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After graduation from the Playhouse, Hoffman, who at 5 ft. 6 in. would always be one of the shortest kids in class, collided with California. "Cowboys were the big thing then on TV, and all the guys at the Playhouse would practice drawing on each other in the hallways. I had to get away from all that."
He got 3,000 miles away, to New York, full of grim expectations. "I used to watch the Dead End Kids on Saturday afternoon, thinking wouldn't it be fun to swim in the East River and play in dirty streets." He never did dive from a pier or play stickball; for three weeks, in fact, he slept on the kitchen floor next to the refrigerator, in the apartment of his former classmate, Actor Gene Hackman (Bonnie and Clyde). "I was too afraid to face the fact that I had to go outside and become an actor," he confesses.
Show Me a Hero
The introvert overcompensated in public. Recalls Hackman, "Dustin wore very long hair, a sheepskin vest with no shirt, leather boots, blue jeans and had a motorcycle—the whole bit." Like all unemployed actors, Hoffman took a variety of offstage roles: attendant in a mental hospital ("Until my dreams got so bad I had to quit"), typist, weaver of Hawaiian leis, janitor at a dance studio.
Nothing succeeds like failure. His type was Out theatrically, but In socially. His ex-roommate, Actor Robert Duvall, remembers that Hoffman "had more girls than Namath ever had. He had a line standing outside his apartment even when he didn't have a name."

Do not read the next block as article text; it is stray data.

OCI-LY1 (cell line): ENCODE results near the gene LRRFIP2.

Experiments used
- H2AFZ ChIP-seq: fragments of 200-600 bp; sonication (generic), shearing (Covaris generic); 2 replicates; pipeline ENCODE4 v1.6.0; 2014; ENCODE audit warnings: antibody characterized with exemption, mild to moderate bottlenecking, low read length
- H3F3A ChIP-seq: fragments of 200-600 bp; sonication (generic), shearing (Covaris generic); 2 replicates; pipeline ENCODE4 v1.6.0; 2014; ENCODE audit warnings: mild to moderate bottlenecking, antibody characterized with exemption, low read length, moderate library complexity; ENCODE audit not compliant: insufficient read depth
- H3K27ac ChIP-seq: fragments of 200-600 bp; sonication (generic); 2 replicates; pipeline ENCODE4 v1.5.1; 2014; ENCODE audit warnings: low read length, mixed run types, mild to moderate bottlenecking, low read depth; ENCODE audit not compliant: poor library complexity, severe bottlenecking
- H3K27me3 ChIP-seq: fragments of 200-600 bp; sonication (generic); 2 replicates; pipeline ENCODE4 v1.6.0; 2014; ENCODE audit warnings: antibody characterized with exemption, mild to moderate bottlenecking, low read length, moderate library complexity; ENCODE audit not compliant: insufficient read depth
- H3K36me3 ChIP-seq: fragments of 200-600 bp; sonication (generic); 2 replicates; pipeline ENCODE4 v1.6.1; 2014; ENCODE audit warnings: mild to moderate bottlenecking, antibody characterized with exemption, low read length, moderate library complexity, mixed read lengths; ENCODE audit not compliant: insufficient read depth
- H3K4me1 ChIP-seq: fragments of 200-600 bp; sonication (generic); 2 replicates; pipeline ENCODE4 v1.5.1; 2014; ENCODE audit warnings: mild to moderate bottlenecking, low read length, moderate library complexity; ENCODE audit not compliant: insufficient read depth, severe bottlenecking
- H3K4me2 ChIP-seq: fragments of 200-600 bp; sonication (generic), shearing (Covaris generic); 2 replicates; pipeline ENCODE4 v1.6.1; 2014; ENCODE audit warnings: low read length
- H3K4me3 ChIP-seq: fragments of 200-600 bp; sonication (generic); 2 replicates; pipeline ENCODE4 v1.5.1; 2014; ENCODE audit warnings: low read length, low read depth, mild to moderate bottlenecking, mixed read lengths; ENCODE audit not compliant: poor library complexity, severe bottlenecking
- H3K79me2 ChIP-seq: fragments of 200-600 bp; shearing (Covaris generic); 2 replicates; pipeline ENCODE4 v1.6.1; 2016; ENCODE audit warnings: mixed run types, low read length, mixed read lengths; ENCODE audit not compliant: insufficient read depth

It was eventually Hoffman's antiheroism that made him an antistar. "If the hero is defined as an event-making individual who redetermines the course of history," wrote Philosopher Sidney Hook, "it follows at once that a democratic community must be eternally on guard against him." Said F. Scott Fitzgerald: "Show me a hero and I will write you a tragedy." Those aphorisms were a long time catching on in America, where the legend of event makers—the cowboy and the gangster, the self-made entrepreneur and the conquering soldier—are dominant dramatic myths.
As comedy grew steadily blacker and as audiences grew steadily younger, hipper and more draftable, the old concepts began to erode. The invulnerables like Peck and Holden and Wayne seemed lost in a country full of people whose destinies were not in their own hands. The nation of cities needed new images, and suddenly Hoffman became an archetype.
In 1967, he was offered the role of Zoditch, a misanthropic 40-year-old Russian clerk in an off-Broadway play, Journey of the Fifth Horse. He won the Obie award as the year's best off-Broadway actor. Typically, the play closed three weeks later. Next came the role of a beleaguered night watchman in the farce Eh?